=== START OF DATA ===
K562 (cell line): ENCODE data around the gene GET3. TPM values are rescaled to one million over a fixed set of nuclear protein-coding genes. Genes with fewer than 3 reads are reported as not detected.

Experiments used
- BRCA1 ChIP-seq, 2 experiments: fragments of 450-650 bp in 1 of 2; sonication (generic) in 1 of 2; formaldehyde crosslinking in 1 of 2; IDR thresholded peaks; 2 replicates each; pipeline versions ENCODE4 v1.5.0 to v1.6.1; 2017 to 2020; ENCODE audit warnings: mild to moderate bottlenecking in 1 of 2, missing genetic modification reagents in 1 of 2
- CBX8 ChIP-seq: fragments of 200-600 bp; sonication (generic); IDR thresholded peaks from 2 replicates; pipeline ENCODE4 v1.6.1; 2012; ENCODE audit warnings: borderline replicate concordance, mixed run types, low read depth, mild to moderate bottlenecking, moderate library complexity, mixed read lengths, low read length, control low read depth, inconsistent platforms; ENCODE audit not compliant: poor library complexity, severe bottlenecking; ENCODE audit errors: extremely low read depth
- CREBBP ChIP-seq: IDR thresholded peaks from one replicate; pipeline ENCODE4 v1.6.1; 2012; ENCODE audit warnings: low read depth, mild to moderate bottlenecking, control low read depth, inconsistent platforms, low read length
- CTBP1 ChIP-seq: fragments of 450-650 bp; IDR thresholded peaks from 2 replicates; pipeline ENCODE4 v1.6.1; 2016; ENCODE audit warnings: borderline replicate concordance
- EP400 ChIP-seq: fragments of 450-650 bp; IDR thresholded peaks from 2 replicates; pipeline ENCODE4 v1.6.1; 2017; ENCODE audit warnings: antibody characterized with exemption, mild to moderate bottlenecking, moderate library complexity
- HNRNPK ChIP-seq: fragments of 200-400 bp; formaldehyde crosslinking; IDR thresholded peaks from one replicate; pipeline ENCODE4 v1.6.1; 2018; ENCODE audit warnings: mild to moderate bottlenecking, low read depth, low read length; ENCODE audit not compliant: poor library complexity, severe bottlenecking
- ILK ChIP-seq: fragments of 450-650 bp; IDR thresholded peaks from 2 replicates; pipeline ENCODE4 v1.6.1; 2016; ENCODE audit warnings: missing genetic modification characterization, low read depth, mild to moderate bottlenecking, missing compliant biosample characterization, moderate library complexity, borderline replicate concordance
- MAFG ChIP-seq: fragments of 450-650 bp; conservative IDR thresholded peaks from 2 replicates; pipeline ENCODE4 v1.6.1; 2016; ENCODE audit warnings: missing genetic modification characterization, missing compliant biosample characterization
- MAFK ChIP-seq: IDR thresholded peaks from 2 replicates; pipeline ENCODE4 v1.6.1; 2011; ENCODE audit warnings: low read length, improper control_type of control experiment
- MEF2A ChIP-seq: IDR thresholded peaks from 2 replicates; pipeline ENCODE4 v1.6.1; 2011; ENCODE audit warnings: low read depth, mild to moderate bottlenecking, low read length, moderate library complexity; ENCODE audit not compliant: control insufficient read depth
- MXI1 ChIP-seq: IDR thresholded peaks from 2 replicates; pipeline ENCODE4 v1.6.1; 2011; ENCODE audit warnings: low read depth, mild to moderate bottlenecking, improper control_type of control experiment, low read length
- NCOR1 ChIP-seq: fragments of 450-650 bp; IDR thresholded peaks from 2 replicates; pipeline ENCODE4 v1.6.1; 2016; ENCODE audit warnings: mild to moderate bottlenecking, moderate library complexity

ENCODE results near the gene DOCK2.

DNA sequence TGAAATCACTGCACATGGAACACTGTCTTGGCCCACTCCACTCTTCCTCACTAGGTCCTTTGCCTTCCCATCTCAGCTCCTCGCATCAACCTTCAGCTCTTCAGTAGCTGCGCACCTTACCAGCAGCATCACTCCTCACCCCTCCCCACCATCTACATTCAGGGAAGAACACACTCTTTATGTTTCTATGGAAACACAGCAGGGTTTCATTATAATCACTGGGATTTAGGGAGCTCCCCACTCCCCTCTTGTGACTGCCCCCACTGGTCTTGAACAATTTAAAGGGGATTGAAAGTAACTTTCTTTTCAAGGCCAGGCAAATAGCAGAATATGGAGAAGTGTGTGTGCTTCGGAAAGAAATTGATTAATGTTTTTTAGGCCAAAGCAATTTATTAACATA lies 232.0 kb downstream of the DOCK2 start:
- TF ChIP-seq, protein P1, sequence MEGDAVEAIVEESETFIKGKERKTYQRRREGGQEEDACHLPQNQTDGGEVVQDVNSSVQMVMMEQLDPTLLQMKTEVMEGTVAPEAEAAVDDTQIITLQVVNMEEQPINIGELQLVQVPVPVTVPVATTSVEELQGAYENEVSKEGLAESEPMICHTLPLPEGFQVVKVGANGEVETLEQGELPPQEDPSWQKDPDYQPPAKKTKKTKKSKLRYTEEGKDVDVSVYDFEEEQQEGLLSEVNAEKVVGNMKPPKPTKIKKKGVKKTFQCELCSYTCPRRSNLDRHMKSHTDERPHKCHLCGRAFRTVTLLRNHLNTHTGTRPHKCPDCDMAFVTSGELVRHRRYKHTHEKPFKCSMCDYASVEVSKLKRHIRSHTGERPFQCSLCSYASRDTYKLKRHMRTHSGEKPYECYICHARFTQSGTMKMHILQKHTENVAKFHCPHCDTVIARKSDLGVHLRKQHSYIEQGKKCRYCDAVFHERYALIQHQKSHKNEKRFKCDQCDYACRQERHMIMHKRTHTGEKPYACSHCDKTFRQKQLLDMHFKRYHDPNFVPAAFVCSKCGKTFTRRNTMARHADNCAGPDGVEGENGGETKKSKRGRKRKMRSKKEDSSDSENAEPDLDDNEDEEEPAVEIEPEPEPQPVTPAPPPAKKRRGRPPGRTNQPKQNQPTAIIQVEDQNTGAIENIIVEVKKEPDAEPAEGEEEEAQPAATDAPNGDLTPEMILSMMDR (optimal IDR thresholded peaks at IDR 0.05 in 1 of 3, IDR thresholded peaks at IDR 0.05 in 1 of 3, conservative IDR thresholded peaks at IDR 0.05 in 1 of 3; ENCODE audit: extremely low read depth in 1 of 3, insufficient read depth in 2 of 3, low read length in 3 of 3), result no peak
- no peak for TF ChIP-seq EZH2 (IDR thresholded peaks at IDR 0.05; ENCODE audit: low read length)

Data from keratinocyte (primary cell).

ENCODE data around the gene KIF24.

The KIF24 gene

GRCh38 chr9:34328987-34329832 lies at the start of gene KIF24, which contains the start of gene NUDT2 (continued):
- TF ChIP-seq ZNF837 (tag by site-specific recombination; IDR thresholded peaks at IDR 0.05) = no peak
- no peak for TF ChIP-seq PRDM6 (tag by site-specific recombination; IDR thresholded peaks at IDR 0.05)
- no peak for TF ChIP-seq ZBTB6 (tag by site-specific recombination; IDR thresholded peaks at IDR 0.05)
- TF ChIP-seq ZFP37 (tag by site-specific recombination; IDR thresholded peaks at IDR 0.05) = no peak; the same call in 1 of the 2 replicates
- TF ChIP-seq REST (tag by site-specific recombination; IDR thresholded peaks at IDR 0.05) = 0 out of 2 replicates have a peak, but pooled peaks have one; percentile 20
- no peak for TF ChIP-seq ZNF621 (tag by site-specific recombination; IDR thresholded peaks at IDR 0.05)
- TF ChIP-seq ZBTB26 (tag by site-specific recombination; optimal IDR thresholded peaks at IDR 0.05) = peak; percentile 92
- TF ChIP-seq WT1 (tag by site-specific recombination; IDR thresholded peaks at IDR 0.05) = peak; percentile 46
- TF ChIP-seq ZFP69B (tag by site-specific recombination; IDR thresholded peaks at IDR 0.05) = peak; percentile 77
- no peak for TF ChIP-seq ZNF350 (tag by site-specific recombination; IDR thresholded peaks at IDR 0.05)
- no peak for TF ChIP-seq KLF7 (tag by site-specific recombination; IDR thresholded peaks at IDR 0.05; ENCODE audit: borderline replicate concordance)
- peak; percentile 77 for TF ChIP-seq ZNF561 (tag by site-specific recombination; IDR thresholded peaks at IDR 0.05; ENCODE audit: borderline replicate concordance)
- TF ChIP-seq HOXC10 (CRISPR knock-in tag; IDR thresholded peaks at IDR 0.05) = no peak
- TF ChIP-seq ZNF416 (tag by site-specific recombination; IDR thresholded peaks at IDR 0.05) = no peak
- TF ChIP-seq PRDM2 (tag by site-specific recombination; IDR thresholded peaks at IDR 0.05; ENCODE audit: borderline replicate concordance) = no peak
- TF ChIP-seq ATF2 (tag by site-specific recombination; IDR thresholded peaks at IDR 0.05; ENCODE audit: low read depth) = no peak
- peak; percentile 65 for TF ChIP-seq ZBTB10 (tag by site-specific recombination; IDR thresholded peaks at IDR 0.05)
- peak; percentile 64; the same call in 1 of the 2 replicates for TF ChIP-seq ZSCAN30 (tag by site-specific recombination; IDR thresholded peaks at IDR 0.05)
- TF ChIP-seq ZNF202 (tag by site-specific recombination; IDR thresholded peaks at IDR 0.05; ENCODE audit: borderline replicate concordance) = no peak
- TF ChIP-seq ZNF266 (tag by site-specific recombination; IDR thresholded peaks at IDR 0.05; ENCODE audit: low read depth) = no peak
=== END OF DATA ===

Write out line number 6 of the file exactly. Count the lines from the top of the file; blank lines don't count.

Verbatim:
- CTBP1 ChIP-seq: fragments of 450-650 bp; IDR thresholded peaks from 2 replicates; pipeline ENCODE4 v1.6.1; 2016; ENCODE audit warnings: borderline replicate concordance